Bt the user is not an OpInt, and I will not send an email to them! So I probably don't need to construct the EmailSender, right?

Yes, CDI will inject your dependencies, even if you do not use them!

When CDI needs to inject the Checkout class, CDI will say:

  • Hmm, I need to create an instance of the Checkout class for you.
  • But the Checkout class has a dependency on the EmailSender class. I'll inject it, and I don't care if you use it or not.
  • But the Checkout class has a dependency on the MetricCreator class. Again, I'll inject it for you, and I don't care if you use it.

And that's it! But sometimes the class being injected is:

  • Heavy
  • Has other dependencies (that will be injected by CDI) that could be really expensive
  • Or we just don't know if it will be used

Step 2: CDI Lazy Injection

CDI has an important interface called Instance. This interface allows the application to dynamically obtain instances that may or may not have qualifiers.

To use this interface, you can ask yourself a few questions:

  • Can the bean type vary dynamically at runtime?
  • Does the bean type need to be injected based on qualifiers at runtime?
  • Do you need to iterate through all beans to pick up which you are interested in?

If you answer these quiestions affirmatively, you may use the Instance interface to Inject the bean dynamically

So, that's our case! Let's use the Instance interface to inject the EmailSender object only if the user is OptIn:

public class Checkout {

    @Inject
    private Instance<EmailSender> emailSender;

    @Inject
    private MetricCreator metricCreator;

    public void finishCheckout(User user) {
        System.out.println("Finishing Checkout");

        if (user.isOptIn()) { //yes, just Optin users!
            emailSender.get().sendEmailFor(user);
        }

        metricCreator.createMetric();
    }

}


In the code above, notice that we can't just call emailSender.sendEmailFor(user) since the type of the Injected point is Instance and not EmailSender.

To retrieve the instance and take the object injected, we must use the . get() method from the Instance interface.

If we run our code again, we will have the following result:

Constructing the MetricCreator
Finishing Checkout
Creating new Metric for the new Checkout


Great! Our user is not OptIn and the EmailSender class was not created. It will be created just if the user is OptIn!

Step 3: Lazy Initialization in a Bad Code Design

Imagine the following code:

public class Checkout {

    @Inject
    private Payment payment;

    @Inject
    private Stock stock;

    @Inject
    private Shipping shipping;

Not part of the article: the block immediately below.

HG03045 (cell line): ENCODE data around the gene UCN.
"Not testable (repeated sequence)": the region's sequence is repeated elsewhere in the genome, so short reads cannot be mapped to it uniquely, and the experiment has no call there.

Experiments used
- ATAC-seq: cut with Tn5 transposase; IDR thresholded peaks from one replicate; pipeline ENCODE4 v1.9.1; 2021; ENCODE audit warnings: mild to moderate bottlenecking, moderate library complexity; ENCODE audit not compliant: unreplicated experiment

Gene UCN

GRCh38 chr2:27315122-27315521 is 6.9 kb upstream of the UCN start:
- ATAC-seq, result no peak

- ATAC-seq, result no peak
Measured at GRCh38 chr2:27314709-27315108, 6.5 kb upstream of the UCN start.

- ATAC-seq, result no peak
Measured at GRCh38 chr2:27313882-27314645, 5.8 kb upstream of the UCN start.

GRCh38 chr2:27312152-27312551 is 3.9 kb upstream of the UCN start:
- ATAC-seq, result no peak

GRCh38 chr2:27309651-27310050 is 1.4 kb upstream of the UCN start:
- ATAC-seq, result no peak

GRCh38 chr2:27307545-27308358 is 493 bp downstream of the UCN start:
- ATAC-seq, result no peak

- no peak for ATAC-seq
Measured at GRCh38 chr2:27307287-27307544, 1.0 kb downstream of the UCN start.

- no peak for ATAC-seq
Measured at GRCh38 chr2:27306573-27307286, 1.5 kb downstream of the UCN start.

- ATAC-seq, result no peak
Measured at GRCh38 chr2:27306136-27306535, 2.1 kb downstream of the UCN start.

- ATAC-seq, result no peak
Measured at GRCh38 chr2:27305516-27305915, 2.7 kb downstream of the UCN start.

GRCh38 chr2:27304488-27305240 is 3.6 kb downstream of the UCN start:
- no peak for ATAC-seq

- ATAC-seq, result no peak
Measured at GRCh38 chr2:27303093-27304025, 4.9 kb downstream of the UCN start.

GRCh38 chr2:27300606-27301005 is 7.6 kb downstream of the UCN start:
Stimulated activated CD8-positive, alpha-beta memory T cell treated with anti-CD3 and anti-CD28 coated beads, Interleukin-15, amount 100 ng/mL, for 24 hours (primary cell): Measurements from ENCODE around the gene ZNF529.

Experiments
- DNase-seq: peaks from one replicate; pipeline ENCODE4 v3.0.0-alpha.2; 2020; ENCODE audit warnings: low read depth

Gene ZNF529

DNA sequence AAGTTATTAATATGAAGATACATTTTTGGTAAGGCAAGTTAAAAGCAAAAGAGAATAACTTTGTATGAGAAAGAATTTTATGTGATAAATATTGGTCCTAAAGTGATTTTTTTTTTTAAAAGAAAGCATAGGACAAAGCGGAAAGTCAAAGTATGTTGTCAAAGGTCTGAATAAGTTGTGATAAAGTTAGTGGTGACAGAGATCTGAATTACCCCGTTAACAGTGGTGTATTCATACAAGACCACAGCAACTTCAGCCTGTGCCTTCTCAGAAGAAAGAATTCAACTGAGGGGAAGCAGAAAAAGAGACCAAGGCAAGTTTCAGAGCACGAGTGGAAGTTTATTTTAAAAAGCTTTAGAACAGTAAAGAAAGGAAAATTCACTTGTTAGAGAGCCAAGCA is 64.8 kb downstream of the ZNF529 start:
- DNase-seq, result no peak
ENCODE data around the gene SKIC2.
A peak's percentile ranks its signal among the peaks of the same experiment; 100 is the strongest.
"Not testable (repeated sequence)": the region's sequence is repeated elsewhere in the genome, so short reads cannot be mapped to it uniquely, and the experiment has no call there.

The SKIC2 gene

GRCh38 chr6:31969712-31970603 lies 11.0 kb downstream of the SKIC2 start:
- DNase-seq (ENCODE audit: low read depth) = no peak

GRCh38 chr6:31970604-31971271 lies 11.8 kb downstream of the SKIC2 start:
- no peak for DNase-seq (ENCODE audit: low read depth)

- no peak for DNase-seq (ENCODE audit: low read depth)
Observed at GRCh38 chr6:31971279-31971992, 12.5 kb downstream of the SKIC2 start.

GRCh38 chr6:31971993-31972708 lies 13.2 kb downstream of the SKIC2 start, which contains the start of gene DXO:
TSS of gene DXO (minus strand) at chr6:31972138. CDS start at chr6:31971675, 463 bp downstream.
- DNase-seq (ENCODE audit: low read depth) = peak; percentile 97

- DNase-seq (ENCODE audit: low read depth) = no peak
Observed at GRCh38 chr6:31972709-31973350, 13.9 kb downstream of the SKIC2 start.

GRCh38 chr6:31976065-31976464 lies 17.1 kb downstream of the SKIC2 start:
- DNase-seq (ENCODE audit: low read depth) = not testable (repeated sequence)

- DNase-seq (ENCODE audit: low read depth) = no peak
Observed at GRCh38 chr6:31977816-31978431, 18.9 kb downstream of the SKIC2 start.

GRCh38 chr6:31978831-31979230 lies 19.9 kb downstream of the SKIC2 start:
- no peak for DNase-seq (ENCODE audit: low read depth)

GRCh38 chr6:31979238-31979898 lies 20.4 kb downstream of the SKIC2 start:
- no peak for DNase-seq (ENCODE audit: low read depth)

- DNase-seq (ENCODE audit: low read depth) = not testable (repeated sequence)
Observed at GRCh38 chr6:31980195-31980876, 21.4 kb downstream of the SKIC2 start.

public void finishFirstLogic(Order order) {
        payment.start();
    }

    public void finishSecondLogic(Order order) {
        if (shipping.allowedFor(order)) {
            stock.remove(order.getItem());
        }
    }

    public void finishThirdLogic(Order order) {
        if (shipping.allowedFor(order)) {
            payment.start();
        }
    }

    public void finishFourthLogic(Order order) {
        if (payment.allowedFor(order.getUser())) {
            payment.start();
        }
    }

}


Besides the terrible example, this code can have bad code design. Notice that the Stock object is used by just 1 method out of 4.

Again, even if you're calling the finishThirdLogic() method, the Stock object will be injected by CDI.

In this situation, you could use lazy initialization to inject the Stock object only in the desired method:

public class Checkout {

    @Inject
    private Payment payment;

    @Inject
    private Instance<Stock> stock;

    @Inject
    private Shipping shipping;

    public void finishFirstLogic(Order order) {
        payment.start();
    }

    public void finishSecondLogic(Order order) {
        if (shipping.allowedFor(order)) {
            stock.get().remove(order.getItem()); //Lazy Initialized :)
        }
    }

    public void finishThirdLogic(Order order) {
        if (shipping.allowedFor(order)) {
            payment.start();
        }
    }

    public void finishFourthLogic(Order order) {
        if (payment.allowedFor(order.getUser())) {
            payment.start();
        }
    }

}


That's it! Lazy initialization with CDI.

Would you like to get the complete code? Get it from this GitHub repository! You can try yourself!

I hope that this post was helpful to you! Have any questions, suggestions, or errors you want to discuss? Please feel free to write a comment!

It's time to jump into the next part: Part 5: Interceptors in CDI

Thanks!

How do you break a Monolith into Microservices at Scale? This ebook shows strategies and techniques for building scalable and resilient microservices.

Topics:
cdi ,cdi 2.0 ,lazy initialization ,java ,dependency injection ,inversion of control ,tutorial